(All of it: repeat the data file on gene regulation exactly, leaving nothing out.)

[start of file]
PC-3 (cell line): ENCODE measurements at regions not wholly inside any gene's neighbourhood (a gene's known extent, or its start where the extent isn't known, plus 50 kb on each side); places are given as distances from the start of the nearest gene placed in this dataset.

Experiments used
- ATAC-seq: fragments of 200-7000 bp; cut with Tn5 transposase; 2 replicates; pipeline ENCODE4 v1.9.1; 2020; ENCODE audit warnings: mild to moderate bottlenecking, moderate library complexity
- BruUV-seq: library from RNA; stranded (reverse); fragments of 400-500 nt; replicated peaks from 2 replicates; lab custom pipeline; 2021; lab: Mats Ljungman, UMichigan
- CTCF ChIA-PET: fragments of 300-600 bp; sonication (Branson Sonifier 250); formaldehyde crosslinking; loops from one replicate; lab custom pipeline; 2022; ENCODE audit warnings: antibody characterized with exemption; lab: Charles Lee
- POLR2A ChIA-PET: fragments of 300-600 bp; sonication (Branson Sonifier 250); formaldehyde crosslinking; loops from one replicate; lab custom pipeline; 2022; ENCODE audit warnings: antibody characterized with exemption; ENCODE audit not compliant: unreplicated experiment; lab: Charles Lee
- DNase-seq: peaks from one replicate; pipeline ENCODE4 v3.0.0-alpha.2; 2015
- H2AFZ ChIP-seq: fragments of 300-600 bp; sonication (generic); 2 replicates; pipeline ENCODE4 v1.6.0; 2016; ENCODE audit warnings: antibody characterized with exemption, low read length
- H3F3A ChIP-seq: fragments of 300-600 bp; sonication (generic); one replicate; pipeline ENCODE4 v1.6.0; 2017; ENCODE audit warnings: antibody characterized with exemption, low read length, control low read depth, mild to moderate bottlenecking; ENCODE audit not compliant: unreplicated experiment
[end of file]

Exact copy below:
PC-3 (cell line): ENCODE measurements at regions not wholly inside any gene's neighbourhood (a gene's known extent, or its start where the extent isn't known, plus 50 kb on each side); places are given as distances from the start of the nearest gene placed in this dataset.

Experiments used
- ATAC-seq: fragments of 200-7000 bp; cut with Tn5 transposase; 2 replicates; pipeline ENCODE4 v1.9.1; 2020; ENCODE audit warnings: mild to moderate bottlenecking, moderate library complexity
- BruUV-seq: library from RNA; stranded (reverse); fragments of 400-500 nt; replicated peaks from 2 replicates; lab custom pipeline; 2021; lab: Mats Ljungman, UMichigan
- CTCF ChIA-PET: fragments of 300-600 bp; sonication (Branson Sonifier 250); formaldehyde crosslinking; loops from one replicate; lab custom pipeline; 2022; ENCODE audit warnings: antibody characterized with exemption; lab: Charles Lee
- POLR2A ChIA-PET: fragments of 300-600 bp; sonication (Branson Sonifier 250); formaldehyde crosslinking; loops from one replicate; lab custom pipeline; 2022; ENCODE audit warnings: antibody characterized with exemption; ENCODE audit not compliant: unreplicated experiment; lab: Charles Lee
- DNase-seq: peaks from one replicate; pipeline ENCODE4 v3.0.0-alpha.2; 2015
- H2AFZ ChIP-seq: fragments of 300-600 bp; sonication (generic); 2 replicates; pipeline ENCODE4 v1.6.0; 2016; ENCODE audit warnings: antibody characterized with exemption, low read length
- H3F3A ChIP-seq: fragments of 300-600 bp; sonication (generic); one replicate; pipeline ENCODE4 v1.6.0; 2017; ENCODE audit warnings: antibody characterized with exemption, low read length, control low read depth, mild to moderate bottlenecking; ENCODE audit not compliant: unreplicated experiment